Let’s say, for example, your boat weighs 5,000 pounds, and it has a 300-horsepower engine. Taking 5,000 divided by 300 gives you a result of 16.6 pounds per horsepower. Doing the opposite calculation — taking 300 divided by 5,000 — gives you a result of 0.06 horsepower per pound. The lower the number, the faster your boat will go. Remember the boat horsepower-to-weight ratio once you’ve decided on horsepower and are matching outboard to boat size. While one or two outboards may give you the same horsepower result, keep in mind additional weight will accompany each additional outboard motor.

Fuel Efficiency

The amount of horsepower you choose will impact your fuel efficiency. However, just because you have a higher-horsepower engine does not necessarily mean you’re going to use more fuel. According to  Boating  magazine , running your gas engine between 3,000 and 3,500 rpm and your diesel engine at three-quarters throttle is the sweet spot for fuel efficiency. If you’re running a lower horsepower engine at full throttle all the time, it’s going to use more gas than a higher horsepower with less throttle. Keep this fact in mind as you consider what horsepower to choose.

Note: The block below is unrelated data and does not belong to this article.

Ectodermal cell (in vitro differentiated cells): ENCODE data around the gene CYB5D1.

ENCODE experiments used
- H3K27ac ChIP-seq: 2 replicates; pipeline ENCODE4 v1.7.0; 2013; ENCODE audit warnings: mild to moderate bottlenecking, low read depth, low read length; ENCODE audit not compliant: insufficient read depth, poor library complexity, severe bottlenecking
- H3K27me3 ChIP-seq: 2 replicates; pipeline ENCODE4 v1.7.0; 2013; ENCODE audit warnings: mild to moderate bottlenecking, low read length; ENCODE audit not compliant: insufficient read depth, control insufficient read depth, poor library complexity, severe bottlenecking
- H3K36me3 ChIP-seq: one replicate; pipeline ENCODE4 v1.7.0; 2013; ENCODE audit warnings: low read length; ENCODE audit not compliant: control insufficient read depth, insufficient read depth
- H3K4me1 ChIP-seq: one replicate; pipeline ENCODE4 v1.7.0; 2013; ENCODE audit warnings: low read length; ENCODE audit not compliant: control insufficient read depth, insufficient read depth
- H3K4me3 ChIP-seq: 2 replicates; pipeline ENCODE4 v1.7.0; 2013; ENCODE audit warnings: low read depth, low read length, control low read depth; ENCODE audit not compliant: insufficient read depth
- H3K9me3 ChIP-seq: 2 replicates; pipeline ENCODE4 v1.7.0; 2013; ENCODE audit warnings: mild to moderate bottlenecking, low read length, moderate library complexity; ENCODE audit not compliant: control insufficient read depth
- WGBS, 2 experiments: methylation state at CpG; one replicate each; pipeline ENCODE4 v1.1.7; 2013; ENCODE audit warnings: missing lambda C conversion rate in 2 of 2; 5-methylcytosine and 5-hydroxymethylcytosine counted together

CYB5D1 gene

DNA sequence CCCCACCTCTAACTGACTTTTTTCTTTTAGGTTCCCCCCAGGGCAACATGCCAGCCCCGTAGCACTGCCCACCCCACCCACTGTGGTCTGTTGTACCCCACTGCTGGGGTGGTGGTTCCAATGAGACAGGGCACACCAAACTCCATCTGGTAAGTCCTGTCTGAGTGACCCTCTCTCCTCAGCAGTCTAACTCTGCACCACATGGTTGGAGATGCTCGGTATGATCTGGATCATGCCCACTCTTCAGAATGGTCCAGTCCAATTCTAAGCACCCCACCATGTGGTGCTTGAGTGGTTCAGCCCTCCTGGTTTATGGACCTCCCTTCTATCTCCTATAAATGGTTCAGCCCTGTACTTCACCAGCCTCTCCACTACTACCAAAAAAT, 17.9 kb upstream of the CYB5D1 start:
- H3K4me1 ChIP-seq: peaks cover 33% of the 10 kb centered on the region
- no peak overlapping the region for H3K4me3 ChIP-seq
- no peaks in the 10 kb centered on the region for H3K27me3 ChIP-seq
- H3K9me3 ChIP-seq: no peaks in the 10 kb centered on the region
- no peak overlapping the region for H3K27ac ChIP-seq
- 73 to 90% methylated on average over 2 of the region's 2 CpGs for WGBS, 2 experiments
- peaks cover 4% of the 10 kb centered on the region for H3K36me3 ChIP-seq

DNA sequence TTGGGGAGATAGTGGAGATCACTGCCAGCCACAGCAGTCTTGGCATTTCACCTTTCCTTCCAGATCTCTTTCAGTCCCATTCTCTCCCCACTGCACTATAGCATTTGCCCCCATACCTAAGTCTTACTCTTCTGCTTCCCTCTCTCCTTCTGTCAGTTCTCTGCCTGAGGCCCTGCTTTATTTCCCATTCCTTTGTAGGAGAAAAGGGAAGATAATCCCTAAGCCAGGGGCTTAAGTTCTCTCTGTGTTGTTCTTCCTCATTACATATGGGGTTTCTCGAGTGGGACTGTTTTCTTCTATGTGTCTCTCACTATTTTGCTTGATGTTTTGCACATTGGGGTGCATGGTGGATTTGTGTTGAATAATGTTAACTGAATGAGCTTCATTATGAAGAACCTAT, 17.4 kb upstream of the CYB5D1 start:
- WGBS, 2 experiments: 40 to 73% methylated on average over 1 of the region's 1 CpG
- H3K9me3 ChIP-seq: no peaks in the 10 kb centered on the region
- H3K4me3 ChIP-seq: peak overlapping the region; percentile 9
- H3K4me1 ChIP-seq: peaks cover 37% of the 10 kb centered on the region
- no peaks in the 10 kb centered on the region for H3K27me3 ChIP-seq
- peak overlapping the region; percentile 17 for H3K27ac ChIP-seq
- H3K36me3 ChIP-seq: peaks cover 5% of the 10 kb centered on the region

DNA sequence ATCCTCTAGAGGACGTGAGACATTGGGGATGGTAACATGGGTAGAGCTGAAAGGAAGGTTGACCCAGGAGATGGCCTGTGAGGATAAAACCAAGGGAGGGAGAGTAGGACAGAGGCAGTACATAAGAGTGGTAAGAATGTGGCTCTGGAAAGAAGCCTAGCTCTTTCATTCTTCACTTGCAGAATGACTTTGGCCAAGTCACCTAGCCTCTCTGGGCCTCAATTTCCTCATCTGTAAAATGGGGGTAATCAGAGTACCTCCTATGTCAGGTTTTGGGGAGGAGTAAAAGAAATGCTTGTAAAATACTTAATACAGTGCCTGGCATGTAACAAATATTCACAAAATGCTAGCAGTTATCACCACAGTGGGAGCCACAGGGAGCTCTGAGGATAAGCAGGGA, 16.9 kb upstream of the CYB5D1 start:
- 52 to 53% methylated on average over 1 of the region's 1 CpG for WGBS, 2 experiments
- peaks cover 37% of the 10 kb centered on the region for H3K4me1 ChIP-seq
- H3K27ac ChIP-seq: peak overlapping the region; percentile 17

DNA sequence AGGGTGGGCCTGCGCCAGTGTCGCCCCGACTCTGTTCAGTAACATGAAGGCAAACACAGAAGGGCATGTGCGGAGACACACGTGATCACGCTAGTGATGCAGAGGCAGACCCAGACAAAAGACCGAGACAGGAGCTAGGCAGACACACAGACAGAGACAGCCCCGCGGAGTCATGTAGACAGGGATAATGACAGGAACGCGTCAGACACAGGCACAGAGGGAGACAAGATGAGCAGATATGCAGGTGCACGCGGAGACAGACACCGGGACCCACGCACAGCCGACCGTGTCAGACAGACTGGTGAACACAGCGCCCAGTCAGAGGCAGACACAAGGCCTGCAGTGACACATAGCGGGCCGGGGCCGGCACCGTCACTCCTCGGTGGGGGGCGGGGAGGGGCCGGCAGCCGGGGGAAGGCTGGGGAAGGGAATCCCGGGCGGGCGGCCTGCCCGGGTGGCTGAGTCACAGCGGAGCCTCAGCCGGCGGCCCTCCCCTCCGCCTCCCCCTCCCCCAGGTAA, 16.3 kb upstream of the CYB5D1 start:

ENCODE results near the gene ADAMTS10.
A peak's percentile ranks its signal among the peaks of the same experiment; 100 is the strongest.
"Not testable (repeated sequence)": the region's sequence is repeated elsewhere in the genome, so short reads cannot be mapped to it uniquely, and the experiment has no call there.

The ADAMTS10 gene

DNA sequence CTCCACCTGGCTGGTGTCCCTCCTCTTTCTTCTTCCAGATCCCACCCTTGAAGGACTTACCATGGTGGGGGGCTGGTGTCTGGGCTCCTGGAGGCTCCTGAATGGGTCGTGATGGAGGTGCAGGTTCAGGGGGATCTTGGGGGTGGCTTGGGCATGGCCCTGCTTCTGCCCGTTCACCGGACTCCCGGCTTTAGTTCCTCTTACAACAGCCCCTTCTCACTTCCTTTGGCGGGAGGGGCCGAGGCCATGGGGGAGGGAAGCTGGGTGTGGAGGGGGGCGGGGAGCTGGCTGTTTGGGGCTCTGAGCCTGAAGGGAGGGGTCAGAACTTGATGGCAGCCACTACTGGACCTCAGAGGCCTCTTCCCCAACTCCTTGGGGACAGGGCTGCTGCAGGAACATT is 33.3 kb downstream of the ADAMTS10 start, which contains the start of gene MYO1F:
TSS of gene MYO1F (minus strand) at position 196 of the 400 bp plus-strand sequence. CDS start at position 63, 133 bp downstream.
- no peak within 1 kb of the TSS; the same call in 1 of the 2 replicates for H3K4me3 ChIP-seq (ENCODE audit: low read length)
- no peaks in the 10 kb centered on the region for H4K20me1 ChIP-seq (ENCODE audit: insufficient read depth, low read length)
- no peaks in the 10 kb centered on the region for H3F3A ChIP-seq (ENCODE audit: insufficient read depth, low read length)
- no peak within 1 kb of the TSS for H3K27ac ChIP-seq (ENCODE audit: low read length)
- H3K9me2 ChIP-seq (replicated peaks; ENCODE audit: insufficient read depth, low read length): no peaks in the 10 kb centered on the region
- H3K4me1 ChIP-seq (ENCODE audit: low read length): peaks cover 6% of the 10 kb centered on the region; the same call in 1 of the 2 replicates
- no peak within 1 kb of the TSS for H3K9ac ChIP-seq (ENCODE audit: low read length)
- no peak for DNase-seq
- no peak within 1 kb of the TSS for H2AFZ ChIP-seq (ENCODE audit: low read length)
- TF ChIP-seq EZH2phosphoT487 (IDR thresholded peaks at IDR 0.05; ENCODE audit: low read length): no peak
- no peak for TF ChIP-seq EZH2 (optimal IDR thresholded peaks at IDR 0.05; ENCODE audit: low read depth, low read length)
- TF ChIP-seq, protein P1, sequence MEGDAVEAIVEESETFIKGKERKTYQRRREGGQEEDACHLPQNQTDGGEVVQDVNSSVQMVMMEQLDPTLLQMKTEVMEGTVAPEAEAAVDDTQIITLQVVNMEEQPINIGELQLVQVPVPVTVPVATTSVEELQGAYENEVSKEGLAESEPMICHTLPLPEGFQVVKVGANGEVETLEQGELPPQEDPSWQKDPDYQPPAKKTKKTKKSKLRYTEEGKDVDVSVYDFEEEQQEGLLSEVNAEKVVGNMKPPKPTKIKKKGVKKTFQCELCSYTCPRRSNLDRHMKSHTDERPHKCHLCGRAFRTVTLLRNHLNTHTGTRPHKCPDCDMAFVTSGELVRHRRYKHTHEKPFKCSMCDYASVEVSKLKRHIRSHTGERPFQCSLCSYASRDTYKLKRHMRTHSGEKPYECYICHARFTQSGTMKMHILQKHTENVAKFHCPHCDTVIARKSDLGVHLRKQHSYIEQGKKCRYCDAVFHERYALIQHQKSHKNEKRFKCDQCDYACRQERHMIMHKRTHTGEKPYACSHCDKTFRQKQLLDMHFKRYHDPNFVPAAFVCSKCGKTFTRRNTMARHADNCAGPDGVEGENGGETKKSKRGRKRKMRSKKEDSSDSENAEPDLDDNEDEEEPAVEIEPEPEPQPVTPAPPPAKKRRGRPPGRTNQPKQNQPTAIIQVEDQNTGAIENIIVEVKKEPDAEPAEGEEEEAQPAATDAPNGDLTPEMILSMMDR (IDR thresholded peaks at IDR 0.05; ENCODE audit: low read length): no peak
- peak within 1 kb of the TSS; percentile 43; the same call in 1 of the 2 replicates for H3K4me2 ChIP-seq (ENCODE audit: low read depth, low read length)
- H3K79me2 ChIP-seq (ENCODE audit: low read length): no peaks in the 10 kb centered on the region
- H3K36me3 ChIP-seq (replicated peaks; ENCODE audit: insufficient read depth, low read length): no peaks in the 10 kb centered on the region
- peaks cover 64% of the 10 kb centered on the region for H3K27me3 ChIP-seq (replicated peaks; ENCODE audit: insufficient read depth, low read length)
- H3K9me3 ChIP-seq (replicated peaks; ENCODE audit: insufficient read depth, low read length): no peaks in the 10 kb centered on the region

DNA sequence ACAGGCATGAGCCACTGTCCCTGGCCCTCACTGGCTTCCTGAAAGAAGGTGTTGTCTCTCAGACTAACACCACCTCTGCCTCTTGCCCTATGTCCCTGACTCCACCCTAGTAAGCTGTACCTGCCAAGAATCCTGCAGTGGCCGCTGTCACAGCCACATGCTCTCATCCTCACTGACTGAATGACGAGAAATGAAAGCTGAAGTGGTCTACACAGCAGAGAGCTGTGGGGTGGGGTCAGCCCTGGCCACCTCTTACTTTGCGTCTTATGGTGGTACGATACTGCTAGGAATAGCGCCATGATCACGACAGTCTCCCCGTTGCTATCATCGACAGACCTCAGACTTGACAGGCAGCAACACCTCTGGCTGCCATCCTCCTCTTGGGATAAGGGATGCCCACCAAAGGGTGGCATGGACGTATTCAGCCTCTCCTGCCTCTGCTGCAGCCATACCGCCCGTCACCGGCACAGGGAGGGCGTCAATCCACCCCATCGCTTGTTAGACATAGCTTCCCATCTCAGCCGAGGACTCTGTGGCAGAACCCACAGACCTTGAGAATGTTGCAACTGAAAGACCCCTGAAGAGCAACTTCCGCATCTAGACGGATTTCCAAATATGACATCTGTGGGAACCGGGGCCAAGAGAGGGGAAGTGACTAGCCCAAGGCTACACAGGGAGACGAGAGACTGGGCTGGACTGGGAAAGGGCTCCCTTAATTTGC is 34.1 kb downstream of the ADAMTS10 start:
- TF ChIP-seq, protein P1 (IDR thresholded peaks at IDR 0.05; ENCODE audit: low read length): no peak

For those who prefer exact calculations,  Boating  magazine  has provided some calculations you can use to run some of the numbers. You’ll be calculating the gallons of fuel that are burned per hour (GPH). To do this, you need to know gasoline weighs approximately 6.1 pounds per gallon, while diesel weighs about 7.2 pounds per gallon. You also need to know a well maintained four-stroke gasoline engine is estimated to burn about 0.5 pounds of fuel per horsepower per hour, while a similar diesel engine is estimated to burn 0.4 pounds of fuel per hour.